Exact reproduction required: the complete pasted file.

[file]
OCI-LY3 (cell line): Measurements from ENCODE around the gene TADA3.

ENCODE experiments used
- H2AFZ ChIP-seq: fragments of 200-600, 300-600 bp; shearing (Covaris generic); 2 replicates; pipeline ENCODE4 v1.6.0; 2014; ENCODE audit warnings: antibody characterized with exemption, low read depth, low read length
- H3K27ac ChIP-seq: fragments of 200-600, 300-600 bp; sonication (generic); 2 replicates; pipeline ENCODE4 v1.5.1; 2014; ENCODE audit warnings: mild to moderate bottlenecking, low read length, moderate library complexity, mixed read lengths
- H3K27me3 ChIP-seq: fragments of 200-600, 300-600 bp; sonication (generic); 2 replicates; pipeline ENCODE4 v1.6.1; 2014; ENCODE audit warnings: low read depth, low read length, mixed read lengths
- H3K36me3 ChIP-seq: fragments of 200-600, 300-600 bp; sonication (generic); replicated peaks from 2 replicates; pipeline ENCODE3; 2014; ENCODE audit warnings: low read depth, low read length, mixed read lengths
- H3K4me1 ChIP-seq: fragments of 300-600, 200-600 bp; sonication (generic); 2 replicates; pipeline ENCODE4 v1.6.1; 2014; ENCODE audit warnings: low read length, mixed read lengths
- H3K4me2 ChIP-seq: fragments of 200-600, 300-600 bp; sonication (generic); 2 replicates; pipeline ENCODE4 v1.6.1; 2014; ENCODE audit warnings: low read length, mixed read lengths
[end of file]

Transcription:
OCI-LY3 (cell line): Measurements from ENCODE around the gene TADA3.

ENCODE experiments used
- H2AFZ ChIP-seq: fragments of 200-600, 300-600 bp; shearing (Covaris generic); 2 replicates; pipeline ENCODE4 v1.6.0; 2014; ENCODE audit warnings: antibody characterized with exemption, low read depth, low read length
- H3K27ac ChIP-seq: fragments of 200-600, 300-600 bp; sonication (generic); 2 replicates; pipeline ENCODE4 v1.5.1; 2014; ENCODE audit warnings: mild to moderate bottlenecking, low read length, moderate library complexity, mixed read lengths
- H3K27me3 ChIP-seq: fragments of 200-600, 300-600 bp; sonication (generic); 2 replicates; pipeline ENCODE4 v1.6.1; 2014; ENCODE audit warnings: low read depth, low read length, mixed read lengths
- H3K36me3 ChIP-seq: fragments of 200-600, 300-600 bp; sonication (generic); replicated peaks from 2 replicates; pipeline ENCODE3; 2014; ENCODE audit warnings: low read depth, low read length, mixed read lengths
- H3K4me1 ChIP-seq: fragments of 300-600, 200-600 bp; sonication (generic); 2 replicates; pipeline ENCODE4 v1.6.1; 2014; ENCODE audit warnings: low read length, mixed read lengths
- H3K4me2 ChIP-seq: fragments of 200-600, 300-600 bp; sonication (generic); 2 replicates; pipeline ENCODE4 v1.6.1; 2014; ENCODE audit warnings: low read length, mixed read lengths